The new state budget brings changes to Pennsylvania’s election laws
For one thing, counties will no longer be able to accept third-party grants to fund elections.
Changes to Pennsylvania’s election laws are coming, but they might not be the changes you’d expect, at first glance. While lawmakers have spent much of the last two years calling for improvements to the state’s Election Code in the form of voter ID, mandatory election audits, early voting and same-day registration, this year’s state budget focuses on a different aspect of elections: funding.
With the approval of this year’s state budget package, Gov. Tom Wolf and state lawmakers agreed to ban private election funding, meaning state and local governments can no longer accept third-party grants to fund elections. Instead, the budget deal includes a new $45 million state grant program designed to help counties with election-related costs.
Under the agreement, which was outlined in Senate Bill 982, counties will be able to apply for state grants distributed by the Department of Community and Economic Development for a range of uses, including:
- Payment of staff to pre-canvass and canvass ballots
- Security and transparency expenses related to pre-canvassing and canvassing ballots
- Voter registration list maintenance
- Ballot printing costs
- Training costs for district election officials
- Payment of staff at polling places
- Costs related to storage, transportation and preparation of voting machines and other polling place materials
- County voter registration costs
Republican lawmakers have sought to ban counties from accepting third-party grants after a range of counties accepted grant money from the Center for Tech and Civic Life in 2020 to help deal with coronavirus-related election costs. Those grants were made possible thanks to a donation from Facebook founder Mark Zuckerberg, prompting worries among Republicans that the money could influence how elections are administered.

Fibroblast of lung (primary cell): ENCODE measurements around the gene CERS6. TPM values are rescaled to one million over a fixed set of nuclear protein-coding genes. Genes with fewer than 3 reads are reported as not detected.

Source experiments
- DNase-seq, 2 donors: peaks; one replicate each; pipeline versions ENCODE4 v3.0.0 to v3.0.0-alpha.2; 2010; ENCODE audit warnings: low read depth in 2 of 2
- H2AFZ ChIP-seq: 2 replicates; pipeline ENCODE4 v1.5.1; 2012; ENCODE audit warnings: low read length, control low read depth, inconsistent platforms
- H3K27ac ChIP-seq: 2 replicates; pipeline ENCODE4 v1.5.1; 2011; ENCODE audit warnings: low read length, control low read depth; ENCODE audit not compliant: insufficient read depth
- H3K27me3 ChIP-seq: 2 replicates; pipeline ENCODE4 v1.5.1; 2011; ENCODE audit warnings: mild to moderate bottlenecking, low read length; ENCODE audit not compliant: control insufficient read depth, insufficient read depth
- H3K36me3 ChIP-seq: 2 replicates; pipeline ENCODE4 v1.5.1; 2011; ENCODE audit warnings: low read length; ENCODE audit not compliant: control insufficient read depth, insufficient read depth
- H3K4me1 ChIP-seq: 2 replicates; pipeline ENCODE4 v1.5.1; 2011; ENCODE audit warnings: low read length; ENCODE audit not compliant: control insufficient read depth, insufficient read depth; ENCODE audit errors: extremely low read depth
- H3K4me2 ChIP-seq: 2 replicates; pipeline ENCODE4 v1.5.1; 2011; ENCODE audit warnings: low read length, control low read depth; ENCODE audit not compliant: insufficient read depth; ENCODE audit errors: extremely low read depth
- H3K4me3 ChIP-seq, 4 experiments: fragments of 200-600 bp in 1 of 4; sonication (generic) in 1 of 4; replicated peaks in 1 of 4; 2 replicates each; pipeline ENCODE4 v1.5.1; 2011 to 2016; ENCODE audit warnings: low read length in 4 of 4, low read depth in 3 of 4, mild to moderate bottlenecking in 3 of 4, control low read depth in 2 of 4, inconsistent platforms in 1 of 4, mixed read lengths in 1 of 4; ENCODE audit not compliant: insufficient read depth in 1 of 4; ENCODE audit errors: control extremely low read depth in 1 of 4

Election officials have refuted such claims, arguing that the funding was critical to running safe and secure elections during a global pandemic. “It has no nefarious effect on the election,” Philadelphia City Commissioner Lisa Deeley told City & State last year. “If anything, it had nothing but positive effects on the election because it enabled us to get done sooner and to provide additional access to voters.”
Regardless, Republican lawmakers celebrated the new election law changes as a win for election security and a win for county election offices. House Majority Leader Kerry Benninghoff said the new law “provides landmark funding for our elections,” while state Sen. Lisa Baker, the prime sponsor of SB 982, praised the move to ban private grants.
Baker said the new law provides “the resources to upgrade election security measures to help counties adopt new security and personnel requirements quickly. The program comes with accountability measures to ensure our elections process is above reproach.”